Does this mean we think the current stock market bubble doesn’t have some room to run? Not at all. Nobody knows the future for certain, but there are reasons to believe the current U.S. and global growth rates will continue for some time. And a burgeoning affluent middle and upper class in China, India and elsewhere in Asia is creating a natural market for U.S. stocks that continues to snap them up.

But the U.S. employment isn’t going to get much better. The U.S. unemployment percentage currently at a 16 year low of 4.3 percent, which is essentially at full employment. American retailers and restaurants – the publicly traded ones anyway – are under a lot of pressure, and that’s going to be a drag on broad stock market indexes going forward. And as wages rise in response to the tight labor market, that’s going to squeeze margins of manufacturers and other companies with high labor inputs. So those act as quite a headwind that U.S. stocks are going to have to overcome.

Many of our forward-thinking clients have already taken some money off the table, and have redirected it towards alternative asset classes that have low correlations with U.S. stocks. If you have a stock heavy allocation in a retirement plan, such as a 401(k) or IRA, it may be time to consider opening a self-directed IRA, and diversify into other kinds of assets:

  • Residential real estate
  • Commercial real estate
  • Gold and precious metals
  • Tax liens and certificates
  • Farms and ranches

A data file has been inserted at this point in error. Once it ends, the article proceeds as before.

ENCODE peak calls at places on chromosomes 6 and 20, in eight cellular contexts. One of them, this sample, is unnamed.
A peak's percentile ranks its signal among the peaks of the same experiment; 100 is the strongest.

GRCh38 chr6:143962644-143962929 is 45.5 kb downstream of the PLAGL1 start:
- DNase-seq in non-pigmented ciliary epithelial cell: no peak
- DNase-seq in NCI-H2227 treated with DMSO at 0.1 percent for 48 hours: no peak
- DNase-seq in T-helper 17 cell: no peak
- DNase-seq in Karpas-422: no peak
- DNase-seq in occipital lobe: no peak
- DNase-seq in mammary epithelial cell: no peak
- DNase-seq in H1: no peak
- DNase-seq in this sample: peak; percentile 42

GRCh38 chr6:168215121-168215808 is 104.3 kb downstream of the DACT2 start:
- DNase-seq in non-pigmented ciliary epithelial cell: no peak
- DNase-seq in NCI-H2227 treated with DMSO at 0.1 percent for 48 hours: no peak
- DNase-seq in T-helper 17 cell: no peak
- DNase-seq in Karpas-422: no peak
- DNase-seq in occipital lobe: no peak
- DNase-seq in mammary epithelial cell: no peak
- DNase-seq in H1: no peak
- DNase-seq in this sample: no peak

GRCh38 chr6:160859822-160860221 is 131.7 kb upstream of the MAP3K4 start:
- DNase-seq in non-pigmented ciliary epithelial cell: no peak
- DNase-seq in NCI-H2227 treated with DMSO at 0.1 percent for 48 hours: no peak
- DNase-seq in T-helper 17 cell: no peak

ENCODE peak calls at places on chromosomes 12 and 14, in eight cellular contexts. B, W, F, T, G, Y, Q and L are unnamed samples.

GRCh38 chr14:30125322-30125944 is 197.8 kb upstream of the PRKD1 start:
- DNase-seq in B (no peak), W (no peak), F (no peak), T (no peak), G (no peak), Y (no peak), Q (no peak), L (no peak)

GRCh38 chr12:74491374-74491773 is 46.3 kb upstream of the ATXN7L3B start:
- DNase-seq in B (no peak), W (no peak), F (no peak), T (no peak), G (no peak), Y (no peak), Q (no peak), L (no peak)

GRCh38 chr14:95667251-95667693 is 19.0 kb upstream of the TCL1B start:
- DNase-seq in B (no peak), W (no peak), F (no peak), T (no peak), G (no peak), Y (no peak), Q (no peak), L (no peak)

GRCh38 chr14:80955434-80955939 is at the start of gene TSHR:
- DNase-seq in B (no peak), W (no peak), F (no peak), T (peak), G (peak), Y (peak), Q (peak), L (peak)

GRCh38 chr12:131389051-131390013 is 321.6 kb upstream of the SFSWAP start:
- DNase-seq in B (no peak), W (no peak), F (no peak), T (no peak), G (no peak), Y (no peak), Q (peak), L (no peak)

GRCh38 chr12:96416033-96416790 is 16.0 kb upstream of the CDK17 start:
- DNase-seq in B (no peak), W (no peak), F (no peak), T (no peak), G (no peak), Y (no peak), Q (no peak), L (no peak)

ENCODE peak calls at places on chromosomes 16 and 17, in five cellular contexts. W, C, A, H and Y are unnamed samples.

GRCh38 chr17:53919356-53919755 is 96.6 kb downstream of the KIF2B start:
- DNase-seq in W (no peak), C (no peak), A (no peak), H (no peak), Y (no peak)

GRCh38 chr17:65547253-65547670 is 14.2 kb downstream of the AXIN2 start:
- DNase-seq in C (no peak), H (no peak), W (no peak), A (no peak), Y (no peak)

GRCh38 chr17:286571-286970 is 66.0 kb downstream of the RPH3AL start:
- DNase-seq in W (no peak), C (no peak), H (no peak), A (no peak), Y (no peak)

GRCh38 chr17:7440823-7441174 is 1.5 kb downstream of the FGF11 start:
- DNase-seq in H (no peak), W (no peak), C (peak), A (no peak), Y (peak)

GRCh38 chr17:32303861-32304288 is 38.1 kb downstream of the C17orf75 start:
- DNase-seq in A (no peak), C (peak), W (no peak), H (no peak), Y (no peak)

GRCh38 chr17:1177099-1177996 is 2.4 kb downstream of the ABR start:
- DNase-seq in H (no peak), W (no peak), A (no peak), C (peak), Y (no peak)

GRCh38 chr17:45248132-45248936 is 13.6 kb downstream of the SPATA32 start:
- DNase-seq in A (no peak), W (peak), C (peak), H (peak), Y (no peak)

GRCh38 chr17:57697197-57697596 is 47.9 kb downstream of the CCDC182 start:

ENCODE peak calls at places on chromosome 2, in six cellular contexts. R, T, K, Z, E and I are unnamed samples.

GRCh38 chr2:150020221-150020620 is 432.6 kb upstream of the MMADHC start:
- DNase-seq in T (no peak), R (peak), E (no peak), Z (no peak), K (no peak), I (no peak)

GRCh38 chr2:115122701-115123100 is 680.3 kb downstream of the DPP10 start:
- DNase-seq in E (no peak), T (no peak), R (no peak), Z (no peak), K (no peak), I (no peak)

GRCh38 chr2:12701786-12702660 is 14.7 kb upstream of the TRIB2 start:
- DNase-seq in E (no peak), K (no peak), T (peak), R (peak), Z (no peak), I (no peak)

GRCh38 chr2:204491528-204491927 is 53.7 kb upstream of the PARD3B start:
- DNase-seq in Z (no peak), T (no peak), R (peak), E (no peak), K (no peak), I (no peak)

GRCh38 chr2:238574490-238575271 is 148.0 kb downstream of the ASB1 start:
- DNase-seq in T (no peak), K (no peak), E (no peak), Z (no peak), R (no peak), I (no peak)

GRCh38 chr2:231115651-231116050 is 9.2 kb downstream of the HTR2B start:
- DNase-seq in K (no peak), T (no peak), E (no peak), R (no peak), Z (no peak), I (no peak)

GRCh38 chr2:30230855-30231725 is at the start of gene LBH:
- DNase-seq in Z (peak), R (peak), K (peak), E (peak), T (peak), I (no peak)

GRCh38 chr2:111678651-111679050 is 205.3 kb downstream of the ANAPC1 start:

• Land banking
  • Timber
  • Oil & gas investments
  • Limited partnerships
  • LLCs
  • Closely-held corporations in industries you know well
  • Private lending
  • Venture capital and private equity
  • Private debt placements

And many other potential opportunities with little or no correlation to what’s happening in U.S. stock indexes.

To get started, visit us at American IRA, LLC is a family-owned business that provides the third-party administration and transactional support needed so you can take direct control of your personal retirement assets, and declare independence from Wall Street. Our services enable you to direct your self-directed IRA and other retirement funds into non-conventional asset classes, while still remaining in compliance with laws and IRS regulations governing IRAs, 401(k)s and other types of retirement accounts.

Alternatively, call us today at 866-7500-IRA(472) for a no-obligation consultation. Our offices are located in Asheville and Charlotte, North Carolina, but we gladly work with investors anywhere in the country.

We look forward to serving you.

Self-Directed IRAs and Divorce

Few people plan for divorce. But it happens. And frequently, divorce involves the equitable division of retirement assets. The rules for Self-Directed IRAs are generally the same as those for conventional IRAs.

Generally, if one party gives up Self-Directed IRAs or other retirement assets to a spouse, there are no taxes or penalties on the transaction. Under Section 408(d)(6) of the Internal Revenue Code, the transfer of an individual’s interest in an IRA to a spouse or to a former spouse does not qualify as a taxable transfer.

However, whoever receives the assets from a spouse or former spouse takes on any future taxes or penalties that the assets generate.